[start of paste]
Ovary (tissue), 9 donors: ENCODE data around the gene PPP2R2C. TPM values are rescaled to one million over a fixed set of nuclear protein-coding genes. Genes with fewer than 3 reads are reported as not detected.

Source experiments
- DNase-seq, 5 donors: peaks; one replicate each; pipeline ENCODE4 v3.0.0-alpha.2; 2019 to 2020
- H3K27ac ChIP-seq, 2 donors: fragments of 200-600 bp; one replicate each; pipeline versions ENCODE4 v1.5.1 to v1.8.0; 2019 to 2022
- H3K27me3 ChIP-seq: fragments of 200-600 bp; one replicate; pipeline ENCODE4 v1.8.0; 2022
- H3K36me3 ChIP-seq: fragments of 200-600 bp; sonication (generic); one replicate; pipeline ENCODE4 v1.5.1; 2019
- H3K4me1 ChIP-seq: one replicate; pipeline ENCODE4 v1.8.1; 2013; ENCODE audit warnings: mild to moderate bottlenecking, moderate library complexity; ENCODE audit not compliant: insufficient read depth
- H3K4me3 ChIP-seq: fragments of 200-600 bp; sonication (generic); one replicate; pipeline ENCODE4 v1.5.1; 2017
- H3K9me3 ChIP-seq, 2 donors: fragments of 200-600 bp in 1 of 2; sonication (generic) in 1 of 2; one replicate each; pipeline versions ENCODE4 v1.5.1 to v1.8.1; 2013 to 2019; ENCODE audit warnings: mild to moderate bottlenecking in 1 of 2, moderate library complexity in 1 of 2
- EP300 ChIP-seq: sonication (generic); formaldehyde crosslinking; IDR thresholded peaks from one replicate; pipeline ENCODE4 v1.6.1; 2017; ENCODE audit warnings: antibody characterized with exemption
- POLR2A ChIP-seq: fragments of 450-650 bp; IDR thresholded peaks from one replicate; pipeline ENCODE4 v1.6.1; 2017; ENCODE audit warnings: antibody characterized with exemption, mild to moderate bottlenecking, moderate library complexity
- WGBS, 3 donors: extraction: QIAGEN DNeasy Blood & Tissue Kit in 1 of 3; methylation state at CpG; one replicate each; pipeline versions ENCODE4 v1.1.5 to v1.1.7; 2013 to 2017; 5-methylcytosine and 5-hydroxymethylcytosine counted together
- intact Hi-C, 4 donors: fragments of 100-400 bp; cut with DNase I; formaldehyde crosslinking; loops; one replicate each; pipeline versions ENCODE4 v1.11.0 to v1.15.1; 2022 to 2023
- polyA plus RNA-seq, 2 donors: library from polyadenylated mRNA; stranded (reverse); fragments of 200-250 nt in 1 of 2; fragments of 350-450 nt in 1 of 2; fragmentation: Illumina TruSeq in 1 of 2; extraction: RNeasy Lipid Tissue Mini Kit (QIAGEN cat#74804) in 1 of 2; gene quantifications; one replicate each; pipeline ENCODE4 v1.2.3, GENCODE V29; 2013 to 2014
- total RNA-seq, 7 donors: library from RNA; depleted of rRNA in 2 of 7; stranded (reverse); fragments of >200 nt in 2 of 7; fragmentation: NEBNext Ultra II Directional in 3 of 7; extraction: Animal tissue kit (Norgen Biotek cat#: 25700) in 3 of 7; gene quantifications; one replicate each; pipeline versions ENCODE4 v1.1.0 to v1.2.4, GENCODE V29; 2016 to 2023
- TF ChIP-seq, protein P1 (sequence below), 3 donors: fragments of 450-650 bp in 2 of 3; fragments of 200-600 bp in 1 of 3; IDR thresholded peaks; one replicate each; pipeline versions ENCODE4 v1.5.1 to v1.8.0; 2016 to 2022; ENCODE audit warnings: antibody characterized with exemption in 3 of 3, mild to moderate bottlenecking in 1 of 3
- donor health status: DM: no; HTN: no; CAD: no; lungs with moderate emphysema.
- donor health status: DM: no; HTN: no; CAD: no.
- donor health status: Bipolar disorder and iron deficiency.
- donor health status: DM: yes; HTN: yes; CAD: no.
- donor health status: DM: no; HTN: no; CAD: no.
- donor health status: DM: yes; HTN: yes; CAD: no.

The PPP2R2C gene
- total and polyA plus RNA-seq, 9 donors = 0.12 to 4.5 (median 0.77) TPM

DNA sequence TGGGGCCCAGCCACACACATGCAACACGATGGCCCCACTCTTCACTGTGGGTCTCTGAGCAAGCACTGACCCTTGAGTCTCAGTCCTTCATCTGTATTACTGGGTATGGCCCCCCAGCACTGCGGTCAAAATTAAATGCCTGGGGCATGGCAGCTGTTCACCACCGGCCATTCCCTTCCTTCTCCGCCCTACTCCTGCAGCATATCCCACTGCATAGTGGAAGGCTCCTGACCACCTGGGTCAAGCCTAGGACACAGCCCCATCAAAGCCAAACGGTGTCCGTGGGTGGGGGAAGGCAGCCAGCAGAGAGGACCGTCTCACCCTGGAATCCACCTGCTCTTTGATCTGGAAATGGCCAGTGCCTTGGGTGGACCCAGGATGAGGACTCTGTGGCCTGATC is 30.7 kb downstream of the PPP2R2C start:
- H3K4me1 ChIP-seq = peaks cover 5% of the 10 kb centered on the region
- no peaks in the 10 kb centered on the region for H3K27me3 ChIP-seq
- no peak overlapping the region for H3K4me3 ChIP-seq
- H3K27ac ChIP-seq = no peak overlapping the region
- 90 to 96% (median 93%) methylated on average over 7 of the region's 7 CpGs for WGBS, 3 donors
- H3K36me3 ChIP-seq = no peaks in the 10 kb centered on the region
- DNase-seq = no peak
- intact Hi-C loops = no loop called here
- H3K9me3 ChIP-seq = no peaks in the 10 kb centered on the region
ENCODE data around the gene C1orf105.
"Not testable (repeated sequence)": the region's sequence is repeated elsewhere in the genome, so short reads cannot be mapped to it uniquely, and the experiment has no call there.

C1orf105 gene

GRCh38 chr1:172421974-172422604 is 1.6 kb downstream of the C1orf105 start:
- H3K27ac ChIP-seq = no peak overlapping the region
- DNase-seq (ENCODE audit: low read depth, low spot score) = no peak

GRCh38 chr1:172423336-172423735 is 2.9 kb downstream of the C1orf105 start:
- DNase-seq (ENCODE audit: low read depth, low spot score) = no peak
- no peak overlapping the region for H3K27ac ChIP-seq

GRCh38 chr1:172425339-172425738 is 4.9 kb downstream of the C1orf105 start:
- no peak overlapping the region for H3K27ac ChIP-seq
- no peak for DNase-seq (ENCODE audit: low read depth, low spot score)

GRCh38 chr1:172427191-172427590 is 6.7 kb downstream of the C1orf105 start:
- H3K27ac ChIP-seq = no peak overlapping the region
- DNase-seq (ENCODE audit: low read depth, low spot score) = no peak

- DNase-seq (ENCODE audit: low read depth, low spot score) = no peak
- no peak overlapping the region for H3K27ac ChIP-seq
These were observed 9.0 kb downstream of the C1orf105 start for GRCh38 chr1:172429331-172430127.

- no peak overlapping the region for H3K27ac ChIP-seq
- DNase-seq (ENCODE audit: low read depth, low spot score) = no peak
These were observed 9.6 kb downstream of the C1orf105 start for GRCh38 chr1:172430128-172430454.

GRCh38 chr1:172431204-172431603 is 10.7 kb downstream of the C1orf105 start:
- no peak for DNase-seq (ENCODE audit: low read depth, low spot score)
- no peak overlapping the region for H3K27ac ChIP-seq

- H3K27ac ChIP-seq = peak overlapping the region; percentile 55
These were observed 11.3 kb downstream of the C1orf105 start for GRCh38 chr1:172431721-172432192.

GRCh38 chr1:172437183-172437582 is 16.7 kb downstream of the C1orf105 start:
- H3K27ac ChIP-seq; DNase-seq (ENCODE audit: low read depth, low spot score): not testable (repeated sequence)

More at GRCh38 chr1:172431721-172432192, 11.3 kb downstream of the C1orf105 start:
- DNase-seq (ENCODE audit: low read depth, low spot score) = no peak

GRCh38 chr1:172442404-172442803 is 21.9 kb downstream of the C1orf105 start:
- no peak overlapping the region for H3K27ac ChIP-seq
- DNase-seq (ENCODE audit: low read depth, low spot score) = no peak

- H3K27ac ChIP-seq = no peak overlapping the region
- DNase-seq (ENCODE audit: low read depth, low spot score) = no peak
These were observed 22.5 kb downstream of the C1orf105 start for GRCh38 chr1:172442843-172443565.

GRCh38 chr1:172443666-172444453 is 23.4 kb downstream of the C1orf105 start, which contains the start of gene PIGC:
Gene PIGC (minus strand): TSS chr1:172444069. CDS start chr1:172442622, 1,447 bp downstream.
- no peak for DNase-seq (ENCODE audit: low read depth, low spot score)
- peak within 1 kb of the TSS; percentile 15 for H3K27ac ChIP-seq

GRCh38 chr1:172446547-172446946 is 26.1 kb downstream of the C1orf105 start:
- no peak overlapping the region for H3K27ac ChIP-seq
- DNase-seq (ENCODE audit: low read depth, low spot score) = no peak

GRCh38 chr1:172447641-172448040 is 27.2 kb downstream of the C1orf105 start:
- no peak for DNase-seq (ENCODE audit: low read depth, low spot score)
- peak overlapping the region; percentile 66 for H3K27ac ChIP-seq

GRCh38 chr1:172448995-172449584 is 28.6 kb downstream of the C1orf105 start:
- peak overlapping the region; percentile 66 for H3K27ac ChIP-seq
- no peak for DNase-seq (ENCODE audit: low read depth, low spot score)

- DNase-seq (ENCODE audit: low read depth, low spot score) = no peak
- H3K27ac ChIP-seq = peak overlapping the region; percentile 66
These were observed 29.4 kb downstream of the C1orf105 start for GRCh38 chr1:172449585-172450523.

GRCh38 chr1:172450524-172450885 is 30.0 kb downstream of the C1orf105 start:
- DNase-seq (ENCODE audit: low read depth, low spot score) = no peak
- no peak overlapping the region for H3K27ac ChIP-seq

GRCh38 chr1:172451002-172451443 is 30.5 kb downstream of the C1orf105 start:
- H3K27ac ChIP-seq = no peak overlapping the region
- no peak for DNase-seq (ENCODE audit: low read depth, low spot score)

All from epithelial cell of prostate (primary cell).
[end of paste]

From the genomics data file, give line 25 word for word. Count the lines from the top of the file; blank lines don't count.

DNA sequence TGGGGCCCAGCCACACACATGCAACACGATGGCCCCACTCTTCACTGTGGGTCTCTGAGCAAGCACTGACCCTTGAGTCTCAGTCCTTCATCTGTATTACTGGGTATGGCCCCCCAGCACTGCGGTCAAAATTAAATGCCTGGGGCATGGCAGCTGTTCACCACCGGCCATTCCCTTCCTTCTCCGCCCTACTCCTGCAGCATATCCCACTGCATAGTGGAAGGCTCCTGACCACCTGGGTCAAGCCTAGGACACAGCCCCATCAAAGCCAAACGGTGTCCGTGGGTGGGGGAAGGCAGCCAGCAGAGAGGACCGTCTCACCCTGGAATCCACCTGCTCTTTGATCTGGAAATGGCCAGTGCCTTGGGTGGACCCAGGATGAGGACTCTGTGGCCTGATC is 30.7 kb downstream of the PPP2R2C start: